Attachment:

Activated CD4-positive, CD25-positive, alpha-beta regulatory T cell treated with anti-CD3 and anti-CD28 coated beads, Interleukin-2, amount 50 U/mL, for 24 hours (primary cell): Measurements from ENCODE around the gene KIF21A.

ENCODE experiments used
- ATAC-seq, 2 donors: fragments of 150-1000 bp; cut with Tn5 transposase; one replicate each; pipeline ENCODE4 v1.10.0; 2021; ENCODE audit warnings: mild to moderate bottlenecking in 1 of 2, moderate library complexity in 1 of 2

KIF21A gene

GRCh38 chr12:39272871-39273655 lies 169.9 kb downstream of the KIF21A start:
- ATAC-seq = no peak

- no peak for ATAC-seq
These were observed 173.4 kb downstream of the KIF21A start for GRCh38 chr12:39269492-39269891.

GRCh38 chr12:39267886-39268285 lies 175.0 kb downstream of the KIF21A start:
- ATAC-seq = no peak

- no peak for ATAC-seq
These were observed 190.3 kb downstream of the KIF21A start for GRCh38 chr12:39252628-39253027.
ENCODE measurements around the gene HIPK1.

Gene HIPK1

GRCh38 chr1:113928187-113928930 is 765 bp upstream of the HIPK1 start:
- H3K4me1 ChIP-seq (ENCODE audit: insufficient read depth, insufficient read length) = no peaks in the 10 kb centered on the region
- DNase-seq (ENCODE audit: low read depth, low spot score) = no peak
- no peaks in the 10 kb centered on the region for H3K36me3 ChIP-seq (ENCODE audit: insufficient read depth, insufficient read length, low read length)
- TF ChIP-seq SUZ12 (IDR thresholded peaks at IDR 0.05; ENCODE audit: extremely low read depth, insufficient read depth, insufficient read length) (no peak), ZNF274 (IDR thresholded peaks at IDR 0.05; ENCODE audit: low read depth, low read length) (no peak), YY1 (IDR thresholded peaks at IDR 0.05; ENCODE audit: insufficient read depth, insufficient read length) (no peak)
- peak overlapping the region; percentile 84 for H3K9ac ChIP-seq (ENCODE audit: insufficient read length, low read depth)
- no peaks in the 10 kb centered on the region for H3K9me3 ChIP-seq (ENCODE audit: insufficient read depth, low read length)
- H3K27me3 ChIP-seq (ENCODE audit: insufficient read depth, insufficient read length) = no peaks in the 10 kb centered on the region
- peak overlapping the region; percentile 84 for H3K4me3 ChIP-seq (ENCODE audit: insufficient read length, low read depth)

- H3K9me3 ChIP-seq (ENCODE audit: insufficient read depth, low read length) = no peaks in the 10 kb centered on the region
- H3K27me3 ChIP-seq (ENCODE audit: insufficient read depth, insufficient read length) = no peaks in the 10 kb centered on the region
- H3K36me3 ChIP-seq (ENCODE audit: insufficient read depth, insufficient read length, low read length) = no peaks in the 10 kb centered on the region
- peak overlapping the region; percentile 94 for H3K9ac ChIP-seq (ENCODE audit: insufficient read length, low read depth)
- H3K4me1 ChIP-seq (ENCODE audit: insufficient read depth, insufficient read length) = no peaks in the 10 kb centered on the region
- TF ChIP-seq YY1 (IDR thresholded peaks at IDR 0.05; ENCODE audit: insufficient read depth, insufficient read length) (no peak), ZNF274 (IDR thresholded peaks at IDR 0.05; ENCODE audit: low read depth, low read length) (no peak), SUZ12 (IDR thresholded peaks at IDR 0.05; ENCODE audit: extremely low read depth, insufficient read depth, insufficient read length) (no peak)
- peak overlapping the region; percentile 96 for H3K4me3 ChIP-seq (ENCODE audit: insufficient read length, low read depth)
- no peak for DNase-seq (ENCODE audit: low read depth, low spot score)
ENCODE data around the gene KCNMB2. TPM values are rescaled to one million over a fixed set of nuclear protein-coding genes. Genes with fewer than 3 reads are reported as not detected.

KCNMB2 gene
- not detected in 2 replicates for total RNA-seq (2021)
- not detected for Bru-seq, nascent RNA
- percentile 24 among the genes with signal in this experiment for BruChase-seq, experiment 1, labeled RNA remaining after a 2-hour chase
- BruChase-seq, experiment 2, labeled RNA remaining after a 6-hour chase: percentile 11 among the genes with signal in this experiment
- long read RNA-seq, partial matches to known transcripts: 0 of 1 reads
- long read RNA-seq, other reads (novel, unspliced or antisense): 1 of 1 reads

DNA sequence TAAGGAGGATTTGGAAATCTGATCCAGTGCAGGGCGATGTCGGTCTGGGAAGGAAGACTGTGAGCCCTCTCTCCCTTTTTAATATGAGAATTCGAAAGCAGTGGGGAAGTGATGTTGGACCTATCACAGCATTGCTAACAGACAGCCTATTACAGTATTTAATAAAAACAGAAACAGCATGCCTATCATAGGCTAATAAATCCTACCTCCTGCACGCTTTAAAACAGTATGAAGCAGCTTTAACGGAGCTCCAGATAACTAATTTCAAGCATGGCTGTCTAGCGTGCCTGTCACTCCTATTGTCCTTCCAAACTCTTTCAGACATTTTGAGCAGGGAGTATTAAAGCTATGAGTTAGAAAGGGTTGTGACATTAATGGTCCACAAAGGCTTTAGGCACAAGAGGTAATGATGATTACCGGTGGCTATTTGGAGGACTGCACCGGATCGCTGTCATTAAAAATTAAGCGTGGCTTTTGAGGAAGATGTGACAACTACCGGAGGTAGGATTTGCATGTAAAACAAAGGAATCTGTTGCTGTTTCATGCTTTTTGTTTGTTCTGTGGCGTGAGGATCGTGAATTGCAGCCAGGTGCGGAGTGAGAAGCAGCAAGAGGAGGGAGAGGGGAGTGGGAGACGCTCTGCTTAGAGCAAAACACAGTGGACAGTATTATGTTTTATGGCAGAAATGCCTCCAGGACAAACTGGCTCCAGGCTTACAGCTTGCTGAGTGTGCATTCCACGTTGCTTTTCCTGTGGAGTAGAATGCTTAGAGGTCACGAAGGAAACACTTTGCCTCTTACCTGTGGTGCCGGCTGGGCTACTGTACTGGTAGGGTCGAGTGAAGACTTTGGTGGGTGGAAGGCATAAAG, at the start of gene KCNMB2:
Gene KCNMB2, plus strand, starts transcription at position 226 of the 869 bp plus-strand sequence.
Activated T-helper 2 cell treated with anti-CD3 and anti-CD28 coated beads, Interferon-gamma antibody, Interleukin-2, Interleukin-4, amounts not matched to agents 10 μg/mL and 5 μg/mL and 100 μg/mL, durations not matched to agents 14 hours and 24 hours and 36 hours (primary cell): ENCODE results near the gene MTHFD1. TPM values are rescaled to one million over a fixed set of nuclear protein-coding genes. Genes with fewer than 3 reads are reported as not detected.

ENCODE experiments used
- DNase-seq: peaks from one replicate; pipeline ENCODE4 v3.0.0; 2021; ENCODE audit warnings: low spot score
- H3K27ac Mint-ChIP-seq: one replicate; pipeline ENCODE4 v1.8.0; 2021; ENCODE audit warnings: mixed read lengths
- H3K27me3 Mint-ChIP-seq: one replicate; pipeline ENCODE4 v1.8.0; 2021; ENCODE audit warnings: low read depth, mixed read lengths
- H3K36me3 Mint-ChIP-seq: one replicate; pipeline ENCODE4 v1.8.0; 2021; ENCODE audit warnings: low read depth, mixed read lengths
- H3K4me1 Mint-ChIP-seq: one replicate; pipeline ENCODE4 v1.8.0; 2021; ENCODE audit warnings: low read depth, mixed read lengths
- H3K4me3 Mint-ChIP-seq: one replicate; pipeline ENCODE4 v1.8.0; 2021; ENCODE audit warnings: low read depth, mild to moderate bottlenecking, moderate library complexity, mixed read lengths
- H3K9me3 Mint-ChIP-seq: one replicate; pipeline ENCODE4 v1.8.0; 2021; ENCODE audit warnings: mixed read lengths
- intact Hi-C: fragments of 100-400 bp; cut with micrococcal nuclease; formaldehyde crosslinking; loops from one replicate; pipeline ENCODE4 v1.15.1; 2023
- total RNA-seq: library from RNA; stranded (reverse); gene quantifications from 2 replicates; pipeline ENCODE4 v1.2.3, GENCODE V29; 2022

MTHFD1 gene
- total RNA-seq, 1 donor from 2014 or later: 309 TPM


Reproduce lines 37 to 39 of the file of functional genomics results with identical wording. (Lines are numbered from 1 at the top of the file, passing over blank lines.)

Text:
- BruChase-seq, experiment 2, labeled RNA remaining after a 6-hour chase: percentile 11 among the genes with signal in this experiment
- long read RNA-seq, partial matches to known transcripts: 0 of 1 reads
- long read RNA-seq, other reads (novel, unspliced or antisense): 1 of 1 reads